DEC under fire for granting license extension to Greenidge bitcoin facility

DRESDEN, NY (WETM) – Controversy over a cryptocurrency mining plant along Seneca Lake continues as those opposed to the plant claim the NY DEC pulled a “bait and switch from 11 am” to extend deadlines for factory projects that would help protect wildlife in the lake. But the agency and the company say both parties followed the agreed deadlines and the proper procedure.

At a press conference on October 3, 2022, Seneca Lake Guardian, Assemblywoman Anna Kelles, and winery owner Vinny Aliperti joined in calling for the DEC to grant the extension. The DEC originally set September 30, 2022 as the deadline for Greenidge to install screens on its intake pipe at Seneca Lake.

At the press conference, Kelles said the intake pipe sucks up more than 130 million gallons of water every day. Without screens in place, Kelles said it harms wildlife and the food chain – even down to the cellular level – in the lake. The group also said Greenidge pumps water into Seneca Lake at temperatures over 100 degrees, potentially creating toxic algal blooms that would harm drinking water coming out of the lake.

SLG and Kelles called out the DEC for quietly changing the permit just days before it expired. Greenidge applied for wired screen clearance in March 2022, but the group said the company had five years to do so, Seneca Lake Guardian said.

Greenidge told 18 News that the amount of work, research, study and paperwork involved in implementing the screens prevented the company from seeking approval sooner, as it can take years between submission. first plans and the actual installation. Both DEC and Greenidge have said the company is prohibited from doing any work on the screens until it gets state clearance.

In response to SLG’s frustration, the DEC said that on September 27 it issued permits to Greenidge to install the displays and, at the same time, amended the company’s license to allow until January 20, 2023 to the installation and only the installation. The agency explained that the clearance fell on Sept. 27 because DEC and Greenidge followed appropriate timelines and dates for public comment and pending state clearance.

Greenidge’s global water license was due to expire on September 30 and the company applied for a renewal months ago, the DEC said. However, the agency said it granted the extension regardless of Greenidge’s renewal request; thus, the extension relates only to the installation of the mesh screens, and not to the permit as a whole.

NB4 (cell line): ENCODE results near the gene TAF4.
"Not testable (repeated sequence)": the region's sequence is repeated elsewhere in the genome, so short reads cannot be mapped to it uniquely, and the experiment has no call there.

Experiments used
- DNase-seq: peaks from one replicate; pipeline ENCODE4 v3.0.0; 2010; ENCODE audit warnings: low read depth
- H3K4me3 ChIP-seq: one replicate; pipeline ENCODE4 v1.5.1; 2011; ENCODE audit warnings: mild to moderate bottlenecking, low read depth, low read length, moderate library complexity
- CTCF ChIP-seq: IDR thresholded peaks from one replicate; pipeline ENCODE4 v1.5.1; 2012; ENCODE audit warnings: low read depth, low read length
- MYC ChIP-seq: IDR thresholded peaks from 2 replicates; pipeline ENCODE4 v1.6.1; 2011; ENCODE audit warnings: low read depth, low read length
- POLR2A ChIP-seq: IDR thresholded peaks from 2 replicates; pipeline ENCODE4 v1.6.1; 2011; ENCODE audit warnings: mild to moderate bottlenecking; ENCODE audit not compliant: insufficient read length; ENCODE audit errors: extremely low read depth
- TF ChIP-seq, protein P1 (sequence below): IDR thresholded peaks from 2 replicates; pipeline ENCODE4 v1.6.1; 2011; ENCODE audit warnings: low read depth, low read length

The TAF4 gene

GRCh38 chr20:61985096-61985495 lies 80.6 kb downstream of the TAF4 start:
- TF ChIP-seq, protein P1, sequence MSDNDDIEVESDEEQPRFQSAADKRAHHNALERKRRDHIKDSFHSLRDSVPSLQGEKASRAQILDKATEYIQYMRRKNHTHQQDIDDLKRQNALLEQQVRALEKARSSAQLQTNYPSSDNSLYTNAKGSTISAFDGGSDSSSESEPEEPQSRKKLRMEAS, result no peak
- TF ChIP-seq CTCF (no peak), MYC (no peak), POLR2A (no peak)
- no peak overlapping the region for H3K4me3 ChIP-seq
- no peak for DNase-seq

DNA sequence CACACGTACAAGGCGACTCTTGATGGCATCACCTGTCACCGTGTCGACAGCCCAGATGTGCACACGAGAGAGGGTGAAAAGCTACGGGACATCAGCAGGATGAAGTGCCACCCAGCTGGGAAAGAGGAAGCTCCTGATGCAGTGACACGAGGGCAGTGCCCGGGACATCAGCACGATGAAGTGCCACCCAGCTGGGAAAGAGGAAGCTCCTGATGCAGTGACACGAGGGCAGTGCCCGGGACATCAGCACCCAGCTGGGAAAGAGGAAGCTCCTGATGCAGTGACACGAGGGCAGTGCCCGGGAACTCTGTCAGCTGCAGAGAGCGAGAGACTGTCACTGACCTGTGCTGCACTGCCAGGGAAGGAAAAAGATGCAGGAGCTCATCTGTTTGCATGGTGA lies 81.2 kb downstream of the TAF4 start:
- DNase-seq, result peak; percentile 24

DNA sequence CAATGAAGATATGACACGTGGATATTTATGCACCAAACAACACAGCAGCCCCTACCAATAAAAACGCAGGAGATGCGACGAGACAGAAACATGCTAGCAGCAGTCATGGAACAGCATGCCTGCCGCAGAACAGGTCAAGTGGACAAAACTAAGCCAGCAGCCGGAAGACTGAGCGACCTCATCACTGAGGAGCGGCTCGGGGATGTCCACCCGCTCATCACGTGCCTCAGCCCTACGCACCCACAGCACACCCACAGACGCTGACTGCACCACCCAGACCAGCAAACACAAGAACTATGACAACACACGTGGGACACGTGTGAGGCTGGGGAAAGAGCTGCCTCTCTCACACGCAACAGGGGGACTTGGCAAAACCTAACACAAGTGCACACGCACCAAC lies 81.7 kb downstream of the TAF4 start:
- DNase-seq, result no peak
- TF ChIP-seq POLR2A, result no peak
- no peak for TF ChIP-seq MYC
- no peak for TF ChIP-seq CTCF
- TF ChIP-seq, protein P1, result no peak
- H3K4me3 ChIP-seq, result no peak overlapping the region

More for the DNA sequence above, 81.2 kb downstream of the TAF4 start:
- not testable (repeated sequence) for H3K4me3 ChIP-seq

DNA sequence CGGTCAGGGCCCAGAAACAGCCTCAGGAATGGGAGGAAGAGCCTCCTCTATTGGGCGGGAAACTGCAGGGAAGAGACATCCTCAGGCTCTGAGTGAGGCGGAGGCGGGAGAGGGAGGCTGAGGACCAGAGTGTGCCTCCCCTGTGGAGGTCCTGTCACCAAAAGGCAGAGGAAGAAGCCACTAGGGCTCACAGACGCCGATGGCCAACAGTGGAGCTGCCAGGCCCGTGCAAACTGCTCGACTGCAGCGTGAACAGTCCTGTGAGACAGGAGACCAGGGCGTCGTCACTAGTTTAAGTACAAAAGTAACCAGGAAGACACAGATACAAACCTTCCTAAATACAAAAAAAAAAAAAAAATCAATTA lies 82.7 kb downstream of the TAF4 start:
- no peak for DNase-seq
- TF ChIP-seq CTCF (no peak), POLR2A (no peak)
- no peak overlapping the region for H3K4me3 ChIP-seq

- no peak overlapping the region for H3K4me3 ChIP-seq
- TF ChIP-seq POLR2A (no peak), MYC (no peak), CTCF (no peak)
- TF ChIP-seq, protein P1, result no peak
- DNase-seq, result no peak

Greenidge is permitted to continue operating while the renewal application is under review and until a decision is made by the DEC

“DEC’s latest decision is inconsistent, irrational and undemocratic,” said Yvonne Taylor, vice president of Seneca Lake Guardian. “Those of us who live with the daily threats of Greenidge should be heard in this process, not just the Connecticut-based speculators who are desperate to extract as much money from the Finger Lakes as possible.

The DEC said it would continue to require Greenidge compliance for all permit applications “to ensure the protection of public health and the environment.”

DEC continues to require compliance with all permits while work at Greenidge Generating, LLC is underway to ensure the continued protection of Seneca Lake, including enhanced protections for fish and fish habitat. CED subjects all environmental permit applications to a transparent and rigorous review process to protect public health and the environment. As such, the facility is required under its existing National Pollutant Discharge Elimination System (SPDES) permit to install corner screens at the facility to prevent fish kills.

NYS Department of Environmental Conservation

Greenidge said he continually worked closely with the DEC to meet deadlines and follow proper procedures. He also said he was ready to install the screens and will meet the January 2023 deadline.

In a statement, Greenidge said: “We have worked constantly to ensure that Seneca Lake, which our team appreciates and enjoys as much as anyone else, and its aquatic life are fully protected. Our application was submitted in March and we are awaiting final regulatory approvals for this project; we will quickly complete the installation of our screens upon receipt of these approvals. »

In June 2022, New York State denied a Title V air permit for the facility. Kelles said Greenidge is currently appealing that decision but is allowed to remain open.

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